How to provide great service in the ultrasound vascular lab

In vascular ultrasound labs, it's critical not to focus singularly on the job of scanning patients. It's also important to please those patients, according to a New York City hospital that has changed its focus from getting patients scanned to making patients happy.

Montefiore Medical Center in New York City launched an initiative several years ago to improve its customer service, and along the way discovered that many of the truisms it had assumed about customer service weren't true at all, according to George Berdejo, director of vascular ultrasound services at Montefiore.

"What we have figured out is that 'done' and 'happy' are not the same things," he said. "You may be getting the job done, but you may not necessarily be making the patient happy."

Berdejo discussed the need to ensure customer satisfaction during a talk at the Leading Edge in Diagnostic Ultrasound conference, held in May in Atlantic City, NJ.

Several years ago, Montefiore decided it needed new ways of thinking about the service it was providing and new ways of providing service, he said. So the hospital adopted a strategy of service excellence, which is a commitment by staff to try to consistently meet and exceed expectations from patients and other customers, Berdejo said.

Customer satisfaction is a business term that's used to measure how satisfied an enterprise's customers are with the organization's efforts in a marketplace.

"When you have a bad experience in the business world, you're likely to tell not just one person, but 10, 15, 20 people," he said. "We see that in all areas of business, and we see it in healthcare, too."

Organizations need to worry about customer satisfaction, as they are interested in retaining existing customers and increasing the number of new customers, Berdejo said. "When you don't meet customer expectations, service failure occurs," he said.

When customer complaints arise, it presents an opportunity for service recovery, which involves taking a specific, meaningful action that will lead disappointed customers back to a state of satisfaction, he said. Patients who are "recovered" in this manner can become more loyal customers than those who may have never had a problem, Berdejo said.

Knowing the right way to apologize is important in the service recovery process, Berdejo said.

" 'I'm sorry it happened to you' and 'I'm sorry you experienced' are some of the key phrases we use during service recovery," he said. "Saying I'm sorry doesn't mean that you did something wrong, it just means that you're feeling for the patient because they're experiencing a negative situation. All you have to do is say, 'I'm here to fix whatever broke down.' "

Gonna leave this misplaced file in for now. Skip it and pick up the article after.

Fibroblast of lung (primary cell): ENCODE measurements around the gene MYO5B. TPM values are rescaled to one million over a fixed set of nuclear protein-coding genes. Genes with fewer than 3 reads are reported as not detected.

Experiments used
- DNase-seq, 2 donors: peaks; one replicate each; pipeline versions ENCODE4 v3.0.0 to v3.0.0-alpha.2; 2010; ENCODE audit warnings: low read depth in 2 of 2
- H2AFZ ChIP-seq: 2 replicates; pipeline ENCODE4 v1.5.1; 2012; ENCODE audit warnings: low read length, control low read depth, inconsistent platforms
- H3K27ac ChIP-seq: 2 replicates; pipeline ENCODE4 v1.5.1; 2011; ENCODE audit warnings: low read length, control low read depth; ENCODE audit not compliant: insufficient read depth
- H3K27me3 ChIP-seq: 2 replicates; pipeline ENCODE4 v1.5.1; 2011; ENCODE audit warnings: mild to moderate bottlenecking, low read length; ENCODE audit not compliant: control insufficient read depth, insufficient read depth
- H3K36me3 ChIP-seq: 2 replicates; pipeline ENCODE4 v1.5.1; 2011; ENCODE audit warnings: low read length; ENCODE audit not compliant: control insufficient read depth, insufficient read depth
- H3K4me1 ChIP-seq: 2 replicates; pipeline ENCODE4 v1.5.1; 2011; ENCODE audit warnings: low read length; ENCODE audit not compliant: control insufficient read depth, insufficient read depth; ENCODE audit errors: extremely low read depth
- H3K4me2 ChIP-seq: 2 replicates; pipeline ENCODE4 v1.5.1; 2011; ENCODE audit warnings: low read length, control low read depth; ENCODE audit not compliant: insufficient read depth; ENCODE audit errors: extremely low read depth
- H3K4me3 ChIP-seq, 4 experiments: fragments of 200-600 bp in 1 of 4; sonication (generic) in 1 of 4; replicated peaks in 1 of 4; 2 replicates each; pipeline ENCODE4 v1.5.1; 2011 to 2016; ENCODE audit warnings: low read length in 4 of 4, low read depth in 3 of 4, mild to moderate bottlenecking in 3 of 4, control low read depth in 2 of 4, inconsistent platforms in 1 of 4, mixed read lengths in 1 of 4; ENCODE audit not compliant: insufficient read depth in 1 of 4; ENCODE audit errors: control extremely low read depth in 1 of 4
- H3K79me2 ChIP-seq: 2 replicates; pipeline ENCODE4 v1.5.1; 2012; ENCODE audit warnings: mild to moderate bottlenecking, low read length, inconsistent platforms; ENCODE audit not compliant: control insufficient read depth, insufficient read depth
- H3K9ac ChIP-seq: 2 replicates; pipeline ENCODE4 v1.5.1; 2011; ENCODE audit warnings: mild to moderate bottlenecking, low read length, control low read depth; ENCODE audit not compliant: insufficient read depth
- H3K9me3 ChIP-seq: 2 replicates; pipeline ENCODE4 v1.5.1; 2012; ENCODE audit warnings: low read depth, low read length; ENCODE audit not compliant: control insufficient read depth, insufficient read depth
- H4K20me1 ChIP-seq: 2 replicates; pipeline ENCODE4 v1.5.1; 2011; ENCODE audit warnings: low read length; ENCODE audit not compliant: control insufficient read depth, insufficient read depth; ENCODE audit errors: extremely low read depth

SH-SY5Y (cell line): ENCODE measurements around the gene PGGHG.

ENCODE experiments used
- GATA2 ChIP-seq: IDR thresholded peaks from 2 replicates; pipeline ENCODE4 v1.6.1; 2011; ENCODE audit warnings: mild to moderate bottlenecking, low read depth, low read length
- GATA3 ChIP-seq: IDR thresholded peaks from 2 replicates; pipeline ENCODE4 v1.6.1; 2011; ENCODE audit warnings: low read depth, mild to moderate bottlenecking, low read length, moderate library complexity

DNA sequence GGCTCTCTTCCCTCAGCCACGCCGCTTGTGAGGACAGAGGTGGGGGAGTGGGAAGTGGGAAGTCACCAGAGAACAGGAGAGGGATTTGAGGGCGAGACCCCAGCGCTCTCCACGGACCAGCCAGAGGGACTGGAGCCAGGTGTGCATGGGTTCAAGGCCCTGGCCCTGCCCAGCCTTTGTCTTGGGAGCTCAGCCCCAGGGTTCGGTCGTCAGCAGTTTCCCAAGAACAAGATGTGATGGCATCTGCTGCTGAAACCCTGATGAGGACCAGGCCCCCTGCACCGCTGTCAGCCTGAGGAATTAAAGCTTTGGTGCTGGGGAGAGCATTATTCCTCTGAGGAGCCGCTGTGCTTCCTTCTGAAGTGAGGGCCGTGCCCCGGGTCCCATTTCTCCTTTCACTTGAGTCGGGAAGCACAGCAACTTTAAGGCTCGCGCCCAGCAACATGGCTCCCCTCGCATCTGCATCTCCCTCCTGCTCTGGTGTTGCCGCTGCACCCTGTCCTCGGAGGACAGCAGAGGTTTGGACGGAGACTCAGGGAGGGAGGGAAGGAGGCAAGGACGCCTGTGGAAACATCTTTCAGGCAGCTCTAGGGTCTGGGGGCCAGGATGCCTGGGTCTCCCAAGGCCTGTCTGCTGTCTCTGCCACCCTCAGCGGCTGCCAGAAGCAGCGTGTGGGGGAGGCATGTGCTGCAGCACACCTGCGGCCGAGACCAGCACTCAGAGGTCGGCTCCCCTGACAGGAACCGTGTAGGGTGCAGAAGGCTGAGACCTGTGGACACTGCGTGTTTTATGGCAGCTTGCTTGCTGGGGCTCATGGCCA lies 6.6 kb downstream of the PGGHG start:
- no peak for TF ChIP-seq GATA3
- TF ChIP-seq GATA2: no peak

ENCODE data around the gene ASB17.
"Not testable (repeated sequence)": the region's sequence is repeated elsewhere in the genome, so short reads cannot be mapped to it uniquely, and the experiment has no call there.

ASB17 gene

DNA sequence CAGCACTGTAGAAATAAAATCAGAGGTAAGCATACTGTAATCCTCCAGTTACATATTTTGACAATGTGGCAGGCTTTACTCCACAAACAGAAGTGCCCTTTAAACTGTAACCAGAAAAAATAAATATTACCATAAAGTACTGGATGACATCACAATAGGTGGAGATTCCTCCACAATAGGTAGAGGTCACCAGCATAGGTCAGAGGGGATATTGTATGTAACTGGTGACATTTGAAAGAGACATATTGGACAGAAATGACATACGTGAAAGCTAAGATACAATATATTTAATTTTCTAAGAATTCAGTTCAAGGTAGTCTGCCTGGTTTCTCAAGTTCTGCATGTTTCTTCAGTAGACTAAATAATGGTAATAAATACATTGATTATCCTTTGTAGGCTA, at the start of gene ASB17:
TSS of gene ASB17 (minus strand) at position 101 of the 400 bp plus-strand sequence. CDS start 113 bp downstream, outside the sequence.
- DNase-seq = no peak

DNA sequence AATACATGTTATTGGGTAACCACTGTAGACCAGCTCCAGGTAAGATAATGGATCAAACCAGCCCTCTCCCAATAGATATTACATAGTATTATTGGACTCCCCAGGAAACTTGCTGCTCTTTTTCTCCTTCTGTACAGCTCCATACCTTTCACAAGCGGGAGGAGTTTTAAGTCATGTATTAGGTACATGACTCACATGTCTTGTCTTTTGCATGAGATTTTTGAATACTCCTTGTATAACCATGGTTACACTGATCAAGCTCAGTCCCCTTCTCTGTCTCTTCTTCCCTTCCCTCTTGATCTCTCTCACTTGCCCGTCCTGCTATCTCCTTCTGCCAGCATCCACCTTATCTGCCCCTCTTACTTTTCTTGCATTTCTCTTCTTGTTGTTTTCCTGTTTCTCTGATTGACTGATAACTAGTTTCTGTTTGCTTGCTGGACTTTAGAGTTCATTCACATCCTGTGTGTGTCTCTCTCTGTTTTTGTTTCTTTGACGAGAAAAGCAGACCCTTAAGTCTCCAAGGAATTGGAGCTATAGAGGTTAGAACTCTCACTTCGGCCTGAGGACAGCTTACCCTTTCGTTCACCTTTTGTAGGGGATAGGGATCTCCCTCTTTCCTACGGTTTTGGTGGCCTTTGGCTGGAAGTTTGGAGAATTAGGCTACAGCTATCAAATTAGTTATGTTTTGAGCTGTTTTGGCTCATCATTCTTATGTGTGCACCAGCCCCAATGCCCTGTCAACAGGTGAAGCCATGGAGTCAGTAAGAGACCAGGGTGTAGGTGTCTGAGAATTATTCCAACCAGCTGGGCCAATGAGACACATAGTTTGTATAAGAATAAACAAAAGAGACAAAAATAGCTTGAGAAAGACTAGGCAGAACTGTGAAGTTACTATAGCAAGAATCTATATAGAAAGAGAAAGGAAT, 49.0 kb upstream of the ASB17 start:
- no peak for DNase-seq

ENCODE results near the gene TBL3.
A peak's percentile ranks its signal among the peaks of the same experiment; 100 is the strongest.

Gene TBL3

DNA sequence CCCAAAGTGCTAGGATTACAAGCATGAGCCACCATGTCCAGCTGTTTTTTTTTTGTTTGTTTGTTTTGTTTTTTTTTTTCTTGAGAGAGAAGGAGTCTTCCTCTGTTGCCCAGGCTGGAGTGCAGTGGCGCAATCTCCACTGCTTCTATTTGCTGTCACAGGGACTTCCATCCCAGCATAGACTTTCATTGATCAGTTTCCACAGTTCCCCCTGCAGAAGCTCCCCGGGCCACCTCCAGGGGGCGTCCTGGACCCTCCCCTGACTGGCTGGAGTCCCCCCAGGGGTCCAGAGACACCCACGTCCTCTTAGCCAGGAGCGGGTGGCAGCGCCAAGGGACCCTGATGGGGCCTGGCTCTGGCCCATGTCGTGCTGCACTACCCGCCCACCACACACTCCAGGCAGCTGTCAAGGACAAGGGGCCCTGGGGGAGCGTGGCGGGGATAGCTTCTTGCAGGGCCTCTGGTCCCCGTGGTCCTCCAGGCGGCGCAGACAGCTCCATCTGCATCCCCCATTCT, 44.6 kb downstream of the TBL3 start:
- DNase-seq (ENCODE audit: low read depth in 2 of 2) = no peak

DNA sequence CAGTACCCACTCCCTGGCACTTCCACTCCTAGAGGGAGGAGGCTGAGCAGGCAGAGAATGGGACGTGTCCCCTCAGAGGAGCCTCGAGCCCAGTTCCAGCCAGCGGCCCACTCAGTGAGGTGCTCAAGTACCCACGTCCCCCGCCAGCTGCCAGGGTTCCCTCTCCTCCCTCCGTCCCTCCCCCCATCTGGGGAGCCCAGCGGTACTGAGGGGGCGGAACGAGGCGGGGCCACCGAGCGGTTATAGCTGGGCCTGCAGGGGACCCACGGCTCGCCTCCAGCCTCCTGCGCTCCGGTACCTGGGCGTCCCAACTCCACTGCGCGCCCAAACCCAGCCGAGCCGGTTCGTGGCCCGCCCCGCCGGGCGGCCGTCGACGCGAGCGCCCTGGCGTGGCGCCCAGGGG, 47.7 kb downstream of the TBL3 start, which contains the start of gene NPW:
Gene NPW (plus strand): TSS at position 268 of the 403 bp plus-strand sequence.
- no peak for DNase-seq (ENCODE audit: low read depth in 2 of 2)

Part of the process, therefore, is to fix the person, rather than the problem, Berdejo said.

Service fundamentals

Montefiore uses an acronym called AIDET -- Acknowledge and apologize; Introduce yourself and intervene; Do what it takes to make it right; Explain with empathy and exceed patients' expectations; and Thank the patient, according to Berdejo.

The worst possible scenario is for a patient to experience a service failure and have no one acknowledge the perceived failure, Berdejo said.

"Apologize to the patient, and then accept accountability," he said. "You don't have to accept blame, but somebody has to accept accountability to get that patient back to a state of satisfaction. It doesn't matter who's at fault or what the issue is. Patients want someone to acknowledge that a problem occurred and to show concern for their disappointment."

It's also important to thank the customer for the opportunity to help him or her, Berdejo said. A token gift may also be indicated, commensurate with the level of the act that caused the service failure.

Good service yields a number of positive effects, including the ability to prevent escalation or litigation, building of trust, and empowerment and satisfaction of associates, he said.

"The bottom line is that it increases patient satisfaction," he said. "Service recovery is taking action immediately after a problem is identified, it's performing thoughtful and positive direct actions, it's making right what went wrong, it's apologizing and meaning it, it's healing a customer's feelings, it's getting a customer back to a state where expectations can be met again."

By Erik L. Ridley staff writer
July 22, 2009

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